What is the difference between ‘welcome aboard’ and ‘welcome on board’?


The expression aboard is older than on board, however, the two expressions can be used interchangeably to mean on/onto a ship, plane, train, or bus:

  • Jack was already aboard/on board when he remembered that he’d left his suit at home.
  • The plane crashed, but everyone on board/aboard survived.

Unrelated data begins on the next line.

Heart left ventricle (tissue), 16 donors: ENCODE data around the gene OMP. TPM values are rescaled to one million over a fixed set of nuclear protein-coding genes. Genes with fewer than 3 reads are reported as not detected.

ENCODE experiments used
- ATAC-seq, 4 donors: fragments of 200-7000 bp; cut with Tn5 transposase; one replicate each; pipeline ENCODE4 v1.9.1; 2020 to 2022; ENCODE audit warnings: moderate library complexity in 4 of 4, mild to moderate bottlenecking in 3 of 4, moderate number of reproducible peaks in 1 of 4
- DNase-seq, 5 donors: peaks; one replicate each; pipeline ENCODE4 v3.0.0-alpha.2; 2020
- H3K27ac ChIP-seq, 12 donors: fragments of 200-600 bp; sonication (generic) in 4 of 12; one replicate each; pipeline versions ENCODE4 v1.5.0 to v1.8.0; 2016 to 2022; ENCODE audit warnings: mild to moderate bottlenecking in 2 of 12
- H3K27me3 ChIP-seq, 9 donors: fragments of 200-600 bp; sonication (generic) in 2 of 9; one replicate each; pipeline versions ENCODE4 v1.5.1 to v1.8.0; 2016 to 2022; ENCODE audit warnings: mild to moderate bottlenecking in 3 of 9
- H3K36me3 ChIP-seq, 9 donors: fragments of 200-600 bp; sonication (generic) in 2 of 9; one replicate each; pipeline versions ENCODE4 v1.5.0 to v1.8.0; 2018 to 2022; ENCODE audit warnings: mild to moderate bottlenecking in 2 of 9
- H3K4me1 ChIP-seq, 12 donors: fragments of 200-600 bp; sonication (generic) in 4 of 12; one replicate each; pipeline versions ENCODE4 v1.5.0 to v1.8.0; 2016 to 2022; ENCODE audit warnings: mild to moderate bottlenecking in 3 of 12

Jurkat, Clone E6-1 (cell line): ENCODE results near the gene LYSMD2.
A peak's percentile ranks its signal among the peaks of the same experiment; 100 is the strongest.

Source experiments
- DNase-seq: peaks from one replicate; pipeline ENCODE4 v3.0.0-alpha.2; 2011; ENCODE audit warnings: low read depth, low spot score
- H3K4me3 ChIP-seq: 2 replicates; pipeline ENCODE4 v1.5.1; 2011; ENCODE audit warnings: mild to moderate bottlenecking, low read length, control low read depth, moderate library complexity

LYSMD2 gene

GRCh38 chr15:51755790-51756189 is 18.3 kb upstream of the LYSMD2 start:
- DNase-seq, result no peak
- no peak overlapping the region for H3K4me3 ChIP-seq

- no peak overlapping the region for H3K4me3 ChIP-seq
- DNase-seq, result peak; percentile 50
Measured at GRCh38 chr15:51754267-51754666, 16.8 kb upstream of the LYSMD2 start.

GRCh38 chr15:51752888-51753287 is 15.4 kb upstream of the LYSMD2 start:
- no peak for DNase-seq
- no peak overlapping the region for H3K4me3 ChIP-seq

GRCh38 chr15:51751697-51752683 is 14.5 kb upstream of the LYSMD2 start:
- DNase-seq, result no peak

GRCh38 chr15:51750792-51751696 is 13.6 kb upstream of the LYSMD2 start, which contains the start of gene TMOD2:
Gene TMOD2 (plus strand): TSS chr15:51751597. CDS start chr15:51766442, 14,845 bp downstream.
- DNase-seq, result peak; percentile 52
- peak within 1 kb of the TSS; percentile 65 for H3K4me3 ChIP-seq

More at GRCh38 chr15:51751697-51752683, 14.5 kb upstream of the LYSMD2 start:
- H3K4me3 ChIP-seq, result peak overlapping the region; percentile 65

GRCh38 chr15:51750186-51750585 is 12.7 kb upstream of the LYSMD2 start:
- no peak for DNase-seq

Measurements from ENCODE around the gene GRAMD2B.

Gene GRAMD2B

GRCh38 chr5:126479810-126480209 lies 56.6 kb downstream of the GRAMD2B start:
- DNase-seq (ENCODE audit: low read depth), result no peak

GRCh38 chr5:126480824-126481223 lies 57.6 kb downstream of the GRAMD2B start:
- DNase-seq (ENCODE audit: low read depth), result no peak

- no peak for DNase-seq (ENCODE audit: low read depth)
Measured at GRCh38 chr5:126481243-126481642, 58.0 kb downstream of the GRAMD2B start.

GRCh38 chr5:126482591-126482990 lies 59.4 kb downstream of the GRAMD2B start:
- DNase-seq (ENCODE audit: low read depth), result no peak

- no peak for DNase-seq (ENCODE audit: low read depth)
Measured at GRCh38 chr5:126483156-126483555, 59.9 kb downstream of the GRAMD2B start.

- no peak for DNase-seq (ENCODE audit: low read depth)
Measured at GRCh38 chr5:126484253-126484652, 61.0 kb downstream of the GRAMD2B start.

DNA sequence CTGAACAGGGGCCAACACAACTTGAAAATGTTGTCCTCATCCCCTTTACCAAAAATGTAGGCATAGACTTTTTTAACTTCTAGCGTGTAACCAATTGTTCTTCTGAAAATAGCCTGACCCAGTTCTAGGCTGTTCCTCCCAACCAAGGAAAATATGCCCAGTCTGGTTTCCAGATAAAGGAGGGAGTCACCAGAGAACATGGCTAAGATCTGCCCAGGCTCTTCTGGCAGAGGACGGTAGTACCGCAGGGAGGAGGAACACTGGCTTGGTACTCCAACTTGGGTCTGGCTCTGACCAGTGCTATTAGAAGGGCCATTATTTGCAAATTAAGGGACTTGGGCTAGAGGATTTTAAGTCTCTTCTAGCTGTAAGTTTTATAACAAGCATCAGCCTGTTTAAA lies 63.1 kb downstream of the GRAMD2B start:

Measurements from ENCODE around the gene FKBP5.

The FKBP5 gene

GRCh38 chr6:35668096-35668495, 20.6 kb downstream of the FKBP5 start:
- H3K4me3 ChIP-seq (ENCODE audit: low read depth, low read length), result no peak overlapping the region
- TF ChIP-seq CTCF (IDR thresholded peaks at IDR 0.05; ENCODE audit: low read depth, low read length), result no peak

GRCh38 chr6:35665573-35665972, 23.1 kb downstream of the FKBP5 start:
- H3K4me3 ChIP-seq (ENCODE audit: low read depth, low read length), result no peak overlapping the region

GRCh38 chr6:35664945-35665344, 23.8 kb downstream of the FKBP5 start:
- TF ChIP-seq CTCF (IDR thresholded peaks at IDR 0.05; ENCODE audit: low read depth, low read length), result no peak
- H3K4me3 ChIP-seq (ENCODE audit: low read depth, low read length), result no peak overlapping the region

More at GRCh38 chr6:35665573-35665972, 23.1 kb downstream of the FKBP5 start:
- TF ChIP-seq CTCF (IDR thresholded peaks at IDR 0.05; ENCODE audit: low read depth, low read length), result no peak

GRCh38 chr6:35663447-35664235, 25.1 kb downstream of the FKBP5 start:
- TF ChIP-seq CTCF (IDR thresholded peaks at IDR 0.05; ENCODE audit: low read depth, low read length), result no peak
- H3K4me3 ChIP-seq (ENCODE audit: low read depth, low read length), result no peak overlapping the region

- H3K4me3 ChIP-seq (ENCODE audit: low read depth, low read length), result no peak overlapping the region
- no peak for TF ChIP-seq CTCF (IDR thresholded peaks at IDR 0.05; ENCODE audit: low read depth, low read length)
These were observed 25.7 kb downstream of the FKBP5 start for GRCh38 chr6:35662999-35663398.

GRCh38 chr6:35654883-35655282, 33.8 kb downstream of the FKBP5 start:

• Are all the passengers aboard/on board?
  • This is your captain speaking. Welcome aboard/on board of this British Airways flight.

Welcome on board/aboard can also be used figuratively when welcoming a new member of a team:

  • Welcome on board/aboard, James always speaks very highly of you.
  • Welcome, Janine. It’s good to have you on board/aboard!

Recommended for you: Other ways to say “Nice To Meet You”

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